We always recommend downloading apps from official stores only, to reduce the likelihood of installing malware. However, unofficial stores not only host malicious apps, but they might not be safe at all. Following a recent investigation, we are sorry to report that APKPure, a popular alternative source of Android apps, was Trojanized and has been distributing other Trojans.
What is APKPure for?
The most official of all Android app stores is, of course, Google Play. But it is available only on devices that use Google Mobile Services (GMS) and are firmly tied to Google’s infrastructure. Some vendors avoid GMS libraries to stay independent, and because Android is an open operating system, they can.
For users, there are both advantages and disadvantages. One prominent disadvantage is a loss of access to Google’s app store, where Android users can download the usual apps.
That’s where alternative stores come in, and APKPure is one of them. Distinctively, it hosts only free or shareware apps. Also, the owners stress that the apps in their store have all been scanned by Google and are completely safe; they say their apps are exactly the same as the ones on Google Play.
What happened with APKPure?
The apps in the store may have passed all tests, but the APKPure app hasn’t. This incident smacks strongly of the CamScanner episode, in which the app’s developers implemented an advertisement SDK from an unverified source and it turned out to be malicious. That’s also how malware got into APKPure.
Looks like APKPure version 3.17.18 was likewise fitted with an advertisement SDK, one with an embedded Trojan dropper, which Kaspersky solutions detect as HEUR:Trojan-Dropper.AndroidOS.Triada.ap. When launched, it unpacks and runs its payload, which is the dangerous part. This component can do several things: show ads on the lock screen; open browser tabs; collect information about the device; and, most unpleasant of all, download other malware.
What can happen to a device with APKPure installed?
Which Trojan gets downloaded (in addition to APKPure’s built-in one) depends on the Android version, as well as on how regularly the smartphone vendor released — and the user installed — security updates.
If the user has a relatively recent version of the operating system, meaning Android 8 or higher, which doesn’t hand out root permissions willy-nilly, then it loads additional modules for the Triada Trojan. These modules, among other things, can buy premium subscriptions and download other malware.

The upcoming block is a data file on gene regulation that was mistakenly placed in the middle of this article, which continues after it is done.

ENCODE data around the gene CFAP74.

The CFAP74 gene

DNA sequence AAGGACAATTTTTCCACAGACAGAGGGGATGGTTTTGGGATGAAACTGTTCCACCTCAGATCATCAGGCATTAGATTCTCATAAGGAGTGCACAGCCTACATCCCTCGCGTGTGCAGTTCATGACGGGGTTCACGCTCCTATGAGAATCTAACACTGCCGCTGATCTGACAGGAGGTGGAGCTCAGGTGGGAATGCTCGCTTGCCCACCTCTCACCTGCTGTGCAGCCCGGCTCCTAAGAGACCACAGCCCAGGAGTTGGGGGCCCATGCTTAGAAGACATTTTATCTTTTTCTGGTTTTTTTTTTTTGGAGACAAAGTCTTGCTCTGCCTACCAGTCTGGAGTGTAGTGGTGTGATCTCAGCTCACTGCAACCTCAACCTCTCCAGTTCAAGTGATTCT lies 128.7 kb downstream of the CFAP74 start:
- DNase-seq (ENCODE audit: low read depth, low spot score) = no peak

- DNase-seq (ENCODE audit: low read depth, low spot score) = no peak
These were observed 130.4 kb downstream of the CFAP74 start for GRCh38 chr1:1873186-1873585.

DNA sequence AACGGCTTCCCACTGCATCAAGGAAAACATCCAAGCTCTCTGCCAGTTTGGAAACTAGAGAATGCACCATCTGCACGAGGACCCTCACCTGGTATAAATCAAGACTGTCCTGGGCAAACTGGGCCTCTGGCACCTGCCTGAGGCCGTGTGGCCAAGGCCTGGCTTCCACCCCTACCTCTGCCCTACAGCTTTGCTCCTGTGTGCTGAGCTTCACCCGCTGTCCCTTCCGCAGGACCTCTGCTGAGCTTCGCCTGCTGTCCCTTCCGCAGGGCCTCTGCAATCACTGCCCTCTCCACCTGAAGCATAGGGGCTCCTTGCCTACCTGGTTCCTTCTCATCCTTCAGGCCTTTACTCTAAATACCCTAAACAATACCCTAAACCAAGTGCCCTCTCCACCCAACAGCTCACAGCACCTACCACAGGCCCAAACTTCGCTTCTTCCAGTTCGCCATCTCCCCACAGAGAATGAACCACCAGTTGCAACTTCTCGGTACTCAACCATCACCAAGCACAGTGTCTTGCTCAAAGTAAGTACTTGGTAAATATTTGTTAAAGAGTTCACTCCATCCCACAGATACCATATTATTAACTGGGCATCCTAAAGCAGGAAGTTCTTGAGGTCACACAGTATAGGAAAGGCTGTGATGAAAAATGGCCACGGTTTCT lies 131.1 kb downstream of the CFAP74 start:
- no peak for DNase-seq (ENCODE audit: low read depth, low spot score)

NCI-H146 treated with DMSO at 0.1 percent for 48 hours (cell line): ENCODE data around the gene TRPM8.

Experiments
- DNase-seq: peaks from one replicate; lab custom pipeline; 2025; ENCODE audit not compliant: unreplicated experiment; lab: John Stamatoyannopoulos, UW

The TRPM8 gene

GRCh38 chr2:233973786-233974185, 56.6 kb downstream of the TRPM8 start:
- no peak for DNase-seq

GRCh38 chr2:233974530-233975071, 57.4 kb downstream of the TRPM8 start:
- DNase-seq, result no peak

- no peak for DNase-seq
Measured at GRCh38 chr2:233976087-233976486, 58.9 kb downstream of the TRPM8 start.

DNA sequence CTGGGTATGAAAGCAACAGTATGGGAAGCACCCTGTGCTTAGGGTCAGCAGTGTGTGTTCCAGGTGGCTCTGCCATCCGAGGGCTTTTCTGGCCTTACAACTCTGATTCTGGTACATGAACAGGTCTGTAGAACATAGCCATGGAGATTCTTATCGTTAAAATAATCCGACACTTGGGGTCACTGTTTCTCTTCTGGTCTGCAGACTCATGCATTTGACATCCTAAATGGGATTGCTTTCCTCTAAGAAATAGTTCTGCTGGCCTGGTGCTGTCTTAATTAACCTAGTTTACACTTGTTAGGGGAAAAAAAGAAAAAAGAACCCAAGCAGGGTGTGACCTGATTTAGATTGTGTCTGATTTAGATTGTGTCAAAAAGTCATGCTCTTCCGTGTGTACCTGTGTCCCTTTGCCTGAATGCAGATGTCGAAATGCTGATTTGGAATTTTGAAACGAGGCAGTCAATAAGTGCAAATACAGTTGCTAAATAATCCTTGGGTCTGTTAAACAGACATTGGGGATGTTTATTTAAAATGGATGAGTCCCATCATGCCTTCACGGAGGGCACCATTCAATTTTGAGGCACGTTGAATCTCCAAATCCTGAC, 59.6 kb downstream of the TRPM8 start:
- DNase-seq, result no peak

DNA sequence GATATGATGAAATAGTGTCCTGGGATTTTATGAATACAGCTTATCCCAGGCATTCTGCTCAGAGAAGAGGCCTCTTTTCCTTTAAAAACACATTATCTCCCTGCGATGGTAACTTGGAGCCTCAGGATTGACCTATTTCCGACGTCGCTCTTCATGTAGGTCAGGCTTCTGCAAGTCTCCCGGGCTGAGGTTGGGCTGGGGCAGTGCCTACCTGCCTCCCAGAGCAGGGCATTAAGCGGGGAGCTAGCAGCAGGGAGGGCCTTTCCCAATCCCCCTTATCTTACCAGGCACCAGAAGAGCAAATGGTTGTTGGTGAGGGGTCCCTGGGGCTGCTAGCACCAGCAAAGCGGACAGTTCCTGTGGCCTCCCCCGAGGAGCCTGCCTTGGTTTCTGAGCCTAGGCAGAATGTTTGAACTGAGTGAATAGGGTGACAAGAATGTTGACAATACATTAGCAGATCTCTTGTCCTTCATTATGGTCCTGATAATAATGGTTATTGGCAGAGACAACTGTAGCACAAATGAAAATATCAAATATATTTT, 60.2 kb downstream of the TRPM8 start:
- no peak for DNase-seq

If the device is older, running Android 6 or 7, and without security updates installed (or in some cases not even released by the vendor), and thus more easily rootable, it could be the xHelper Trojan. Removing this beast is a real challenge; even a factory reset won’t do it. Armed with root access, xHelper lets attackers do almost anything they want on the device.
Is APKPure safe now?
On April 8, we informed APKPure about the issue. On April 9, APKPure representatives replied that they saw the problem and were working on the fix. Shortly after that, a new version (3.17.19) appeared on the APKPure website. According to its description, the update “Fixed a potential security problem, making APKPure safer to use.”
We can confirm that the problem has indeed been fixed: APKPure 3.17.19 doesn’t contain the malicious component. It is safe to use.
How to guard against Trojanized APKPure
If you don’t use APKPure, then don’t worry — today’s problem does not concern you. But to avoid similar issues in the future:
- Never download apps from unofficial sources, and block the installation of apps from third-party sources in Android’s settings;
- Use a reliable security solution that automatically scans all new files;
- Regularly update all apps and the operating system.
If you do use APKPure, we additionally recommend that you:
- Update the APKPure app to the version in which the issue is fixed (that is, 3.17.19 or newer);
- Run a full antivirus scan of the device.